In Brief: Batman and Zatanna struggle with magical questions, while Jean-Paul’s own internal conflict could spell doom for his teammates.
Summary (Spoilers): Years ago, a young Bruce and Zatanna break into her father’s office, where Zatanna tells him of a way to know impossible answers, including the future. In the present, Zatanna tells Batman she can’t share that with him. Batman tells her of his restored memories, the clash between the Colony and the League of Shadows, and the consequences of not knowing. She responds by showing him the difficulty of remaining human and moral when you have so much power, but Batman still asks for the knowledge of the Sphere.
In Switzerland, Ascalon bows before the new saint of the Order of St. Dumas, who ordered the murders committed so far. The AI struggles with encountering Azrael, the similarity but difference between itself and Jean-Paul. The mysterious saint removes Ascalon’s restraints and sends it back to Gotham, plotting to bring Jean-Paul back to the fold.
Meanwhile, Jean-Paul himself seeks Nomoz’s help in the Belfry, to resist the System in the form of a monstrous vision of Azrael we saw at the end of last issue as he meditated in response to Ascalon’s attack. Nomoz remains unconscious, and Batwing (Luke Fox) and Batwoman (Kate Kane) call him to Foxtech to bring the Suit of Sorrows for analysis. The System tempts him to put it on and “awaken”…
In her hotel room, Zatanna shows Batman the Gnosis Sphere, the God Machine, telling him its destructive effect on everyone who’s tried to use it. She tells him his questions about Tim, Ra’s, and Metal would consume him if he tried to use the sphere.
At Foxtech, Luke runs the Ascalon AI through his Batwing suits and a secret project, when Ascalon itself shows up, ready for round two. As it takes control of Luke’s technology, Azrael arrives in the other direction, trapping Kate and Luke between a rampaging kludge-mind AI bent on murder, and an insane angel of death with a flaming sword.
In Depth: Alvaro Martinez knocks another issue out of the park, his polished lines, clean and appealing designs, and finely rendered panels astonishing on every level. The differentiation between young Bruce and Zatanna and their older current selves, the little jokes like the question marks in Rookie’s faceplate in response to Luke’s Frankenstein jokes, to the scales on Azrael’s armored legs in the final panel are a treasure trove of artistic richness. This reviewer hopes he stays on Detective a long, long time with his collaborator Raul Fernandez on inks, as they brings a level of artistic polish and distinctiveness within the standard superheroic style not often seen. His work is only complemented by Brad Anderson’s colors, switching from the muted greys, browns, and blues of a rain-soaked Gotham, to the violent reds and yellows of Azrael’s attack.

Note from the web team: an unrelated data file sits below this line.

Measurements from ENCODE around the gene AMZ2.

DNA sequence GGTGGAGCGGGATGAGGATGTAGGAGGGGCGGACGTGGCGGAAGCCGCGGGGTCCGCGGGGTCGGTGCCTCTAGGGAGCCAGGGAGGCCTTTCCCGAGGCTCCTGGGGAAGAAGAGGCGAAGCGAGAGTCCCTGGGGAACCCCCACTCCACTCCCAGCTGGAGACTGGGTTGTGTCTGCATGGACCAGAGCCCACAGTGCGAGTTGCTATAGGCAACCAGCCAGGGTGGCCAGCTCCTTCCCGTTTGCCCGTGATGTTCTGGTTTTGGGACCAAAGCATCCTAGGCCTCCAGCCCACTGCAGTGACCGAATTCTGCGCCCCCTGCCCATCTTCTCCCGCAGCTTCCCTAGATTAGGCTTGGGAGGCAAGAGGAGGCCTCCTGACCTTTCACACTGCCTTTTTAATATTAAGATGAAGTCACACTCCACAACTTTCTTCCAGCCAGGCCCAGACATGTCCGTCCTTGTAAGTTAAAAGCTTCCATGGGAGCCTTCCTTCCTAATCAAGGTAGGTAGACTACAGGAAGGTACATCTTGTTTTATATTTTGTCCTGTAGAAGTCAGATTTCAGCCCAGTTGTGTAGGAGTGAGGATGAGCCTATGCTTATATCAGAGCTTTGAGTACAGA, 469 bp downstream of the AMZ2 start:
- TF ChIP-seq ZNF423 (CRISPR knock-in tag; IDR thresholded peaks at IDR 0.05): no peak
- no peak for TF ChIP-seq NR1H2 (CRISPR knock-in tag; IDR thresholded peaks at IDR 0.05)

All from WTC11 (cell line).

James Tynion continues to spin his dual narratives of Azrael vs. himself and Ascalon alongside Bruce petitioning Zatanna for magical answers to his questions. One can’t help wondering if the imbalance between the two – the failure to completely connect Bruce’s quest and what’s happening to the rest of the team – to the tangle that happened around The Button crossover between Batman and The Flash that seems to have required last minute changes to Detective Comics, potentially including the last minute writer switch between co-writer Christopher Sebela and Genevieve Valentine. Though we can’t know the answer to these speculations, it’s definitely certain that the two quests are currently not connected in a satisfying way. Perhaps they will in the next two issues, but right now, Azrael’s moving struggle to avoid becoming the obsessive, deadly angel of death we came to know so well during Knightfall is obscured by a confusing setup for the future of the struggle between the League of Shadows, the Colony, and Batman, not to mention the upcoming Metal event. However, Tynion’s gift for characterization moments, like Luke’s aforementioned Frankenstein joke, and the relationship between Bruce and Zatanna, shine through these minor problems, leading the reader to hope that the arc will coalesce into a coherent whole.
Pick up/Pass? Despite a bit of a hiccup in melding the two main plotlines, the art and characterization keep this firmly in the pick up realm.
In Conclusion: A solid, if a bit disconnected, middle issue of an arc chock full of fascinating questions.